What do you think?

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  • karen bell says:

    I used to have a paper route (a big one in my car) and on my route I would see deer on peoples front lawns so early in the morning. I loved that. This was in Carson City, NV at the base of the Sierras.It was like the calming effect of fish in a tank (I wish they weren’t).

  • June says:

    How sweet and kind of you to do this for the precious deer! We found them wondering by the cemetery where my parents are buried, and we feed them apples, bread and want to go back again & give them carrots and nuts. They are so cute & we took pictures of them. People drive by and stop and throw corn cobs for them also. I didn’t really know what they ate except grass but since there is some snow covering it, I can get the right things for them now. We did see some bucks and fawns, probably a total of 8-10 & I’m sure there are more out there since the place is so big.

  • Brandy says:

    I feel the exact same way about deer. There is so much development in my area and the poor deer have nowhere to go. I see them grazing the yards of my neighbors and I realize the impact of all the destruction of forests every time I see a deer, or even think about them. They are beautiful and I’m glad you wrote this article because it is something I have felt most of my life.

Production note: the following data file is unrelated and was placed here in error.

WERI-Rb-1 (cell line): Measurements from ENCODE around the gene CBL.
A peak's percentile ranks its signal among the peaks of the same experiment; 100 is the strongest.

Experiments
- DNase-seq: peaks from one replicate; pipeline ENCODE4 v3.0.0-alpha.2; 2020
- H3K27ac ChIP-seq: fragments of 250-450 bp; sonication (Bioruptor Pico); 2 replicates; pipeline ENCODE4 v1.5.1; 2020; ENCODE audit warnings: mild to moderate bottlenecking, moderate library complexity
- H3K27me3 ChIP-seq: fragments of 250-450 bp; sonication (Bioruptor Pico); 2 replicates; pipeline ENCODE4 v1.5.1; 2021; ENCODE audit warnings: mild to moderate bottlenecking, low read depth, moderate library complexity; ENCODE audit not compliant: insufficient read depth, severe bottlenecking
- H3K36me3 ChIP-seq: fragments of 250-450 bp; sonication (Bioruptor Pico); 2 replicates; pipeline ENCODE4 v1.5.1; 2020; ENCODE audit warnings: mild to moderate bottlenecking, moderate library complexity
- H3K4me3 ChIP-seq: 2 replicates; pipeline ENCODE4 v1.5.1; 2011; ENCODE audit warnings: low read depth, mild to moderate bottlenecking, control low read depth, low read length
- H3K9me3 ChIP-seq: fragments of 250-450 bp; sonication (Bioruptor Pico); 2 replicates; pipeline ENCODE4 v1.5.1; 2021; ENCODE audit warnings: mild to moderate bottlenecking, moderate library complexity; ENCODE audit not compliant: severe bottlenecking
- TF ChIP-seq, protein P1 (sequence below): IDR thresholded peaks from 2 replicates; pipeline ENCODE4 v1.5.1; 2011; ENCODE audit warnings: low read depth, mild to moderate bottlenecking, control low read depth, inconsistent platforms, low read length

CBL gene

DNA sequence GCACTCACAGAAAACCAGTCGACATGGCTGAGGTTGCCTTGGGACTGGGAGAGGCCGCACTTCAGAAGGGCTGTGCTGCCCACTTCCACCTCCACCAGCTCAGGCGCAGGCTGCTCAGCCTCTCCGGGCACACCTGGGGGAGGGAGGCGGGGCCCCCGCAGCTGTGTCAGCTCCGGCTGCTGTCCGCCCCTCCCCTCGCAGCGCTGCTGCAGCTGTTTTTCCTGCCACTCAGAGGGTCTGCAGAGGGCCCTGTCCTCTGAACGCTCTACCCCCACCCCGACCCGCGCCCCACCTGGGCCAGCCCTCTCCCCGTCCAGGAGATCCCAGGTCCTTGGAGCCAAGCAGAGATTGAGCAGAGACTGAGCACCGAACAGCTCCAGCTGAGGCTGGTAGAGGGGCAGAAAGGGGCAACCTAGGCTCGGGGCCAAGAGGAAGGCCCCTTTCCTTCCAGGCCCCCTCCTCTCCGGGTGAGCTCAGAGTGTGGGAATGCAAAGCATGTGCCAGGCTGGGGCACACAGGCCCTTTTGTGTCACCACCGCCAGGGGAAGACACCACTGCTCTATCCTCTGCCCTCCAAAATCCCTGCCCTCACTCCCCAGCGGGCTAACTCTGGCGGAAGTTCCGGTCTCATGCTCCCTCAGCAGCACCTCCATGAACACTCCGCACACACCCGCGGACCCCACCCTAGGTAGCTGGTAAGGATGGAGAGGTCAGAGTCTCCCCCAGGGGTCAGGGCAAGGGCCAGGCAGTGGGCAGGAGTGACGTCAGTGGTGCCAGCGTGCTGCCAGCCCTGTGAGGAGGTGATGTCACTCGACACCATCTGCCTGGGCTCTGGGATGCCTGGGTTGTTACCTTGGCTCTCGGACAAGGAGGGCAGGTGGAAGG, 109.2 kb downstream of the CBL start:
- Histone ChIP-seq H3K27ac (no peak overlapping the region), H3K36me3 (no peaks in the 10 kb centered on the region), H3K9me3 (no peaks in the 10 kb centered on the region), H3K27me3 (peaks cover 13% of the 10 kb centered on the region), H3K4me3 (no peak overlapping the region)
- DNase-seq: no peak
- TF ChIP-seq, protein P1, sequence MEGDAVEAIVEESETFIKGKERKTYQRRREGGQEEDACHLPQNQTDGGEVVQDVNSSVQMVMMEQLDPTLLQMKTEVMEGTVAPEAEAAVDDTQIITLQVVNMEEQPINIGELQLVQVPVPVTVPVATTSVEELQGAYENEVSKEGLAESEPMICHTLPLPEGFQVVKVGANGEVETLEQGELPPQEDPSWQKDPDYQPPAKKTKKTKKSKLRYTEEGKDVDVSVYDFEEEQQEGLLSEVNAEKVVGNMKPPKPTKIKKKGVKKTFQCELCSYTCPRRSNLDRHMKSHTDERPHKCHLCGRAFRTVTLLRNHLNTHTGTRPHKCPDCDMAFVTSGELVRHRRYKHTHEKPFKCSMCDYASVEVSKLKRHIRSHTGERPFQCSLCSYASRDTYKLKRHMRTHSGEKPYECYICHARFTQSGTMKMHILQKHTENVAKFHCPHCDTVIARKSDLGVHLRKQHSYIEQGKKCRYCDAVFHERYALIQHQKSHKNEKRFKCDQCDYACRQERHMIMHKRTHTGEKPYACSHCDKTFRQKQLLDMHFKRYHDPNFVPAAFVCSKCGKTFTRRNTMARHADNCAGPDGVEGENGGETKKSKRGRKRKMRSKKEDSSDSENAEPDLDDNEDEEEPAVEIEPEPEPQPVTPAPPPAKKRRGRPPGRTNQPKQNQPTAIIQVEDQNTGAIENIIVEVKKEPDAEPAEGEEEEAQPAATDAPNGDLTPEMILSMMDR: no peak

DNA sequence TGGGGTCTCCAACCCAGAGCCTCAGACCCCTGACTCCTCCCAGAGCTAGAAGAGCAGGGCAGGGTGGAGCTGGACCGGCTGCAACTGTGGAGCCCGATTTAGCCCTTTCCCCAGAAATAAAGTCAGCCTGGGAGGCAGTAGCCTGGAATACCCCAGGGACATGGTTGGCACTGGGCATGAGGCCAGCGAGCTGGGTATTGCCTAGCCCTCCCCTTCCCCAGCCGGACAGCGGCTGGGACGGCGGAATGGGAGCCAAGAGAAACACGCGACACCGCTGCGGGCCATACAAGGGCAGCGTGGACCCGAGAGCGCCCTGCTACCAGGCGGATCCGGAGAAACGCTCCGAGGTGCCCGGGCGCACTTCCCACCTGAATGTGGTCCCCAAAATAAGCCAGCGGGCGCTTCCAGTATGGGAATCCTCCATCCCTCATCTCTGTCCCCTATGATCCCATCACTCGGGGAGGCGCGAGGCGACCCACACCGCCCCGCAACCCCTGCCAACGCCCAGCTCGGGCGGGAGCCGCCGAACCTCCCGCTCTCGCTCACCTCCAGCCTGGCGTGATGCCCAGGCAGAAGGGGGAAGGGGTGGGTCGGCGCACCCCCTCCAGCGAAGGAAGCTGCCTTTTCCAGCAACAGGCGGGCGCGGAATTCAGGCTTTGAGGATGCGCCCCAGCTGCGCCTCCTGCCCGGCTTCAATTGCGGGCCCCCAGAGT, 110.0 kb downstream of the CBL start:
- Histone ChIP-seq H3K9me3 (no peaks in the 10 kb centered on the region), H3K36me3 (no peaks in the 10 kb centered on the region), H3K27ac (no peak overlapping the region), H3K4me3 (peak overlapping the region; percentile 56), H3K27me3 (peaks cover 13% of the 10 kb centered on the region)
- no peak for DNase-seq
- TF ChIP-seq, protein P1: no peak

• How utterly wonderful and sensitive these folks are to have respect and kindness towards God’s creatures.

  • Richard Wilt says:

    Thank you Kerry for putting nature ahead of your own needs. I have a .6 acre lot in town. When I moved in, I fenced a third of it for my six dogs. The front yard is unfenced and kept mowed. The back third I have left natural. It is overgrown with grass and sheltered by pine trees. I enjoy watching deer feed there and they have even gotten used to the dogs and vice-versa. Now they venture up to the side of the house at night and eat the hostas from my plant garden. They are more than welcome to them. I’ve noticed that the hostas re-grow rather quickly. .

  • Bert says: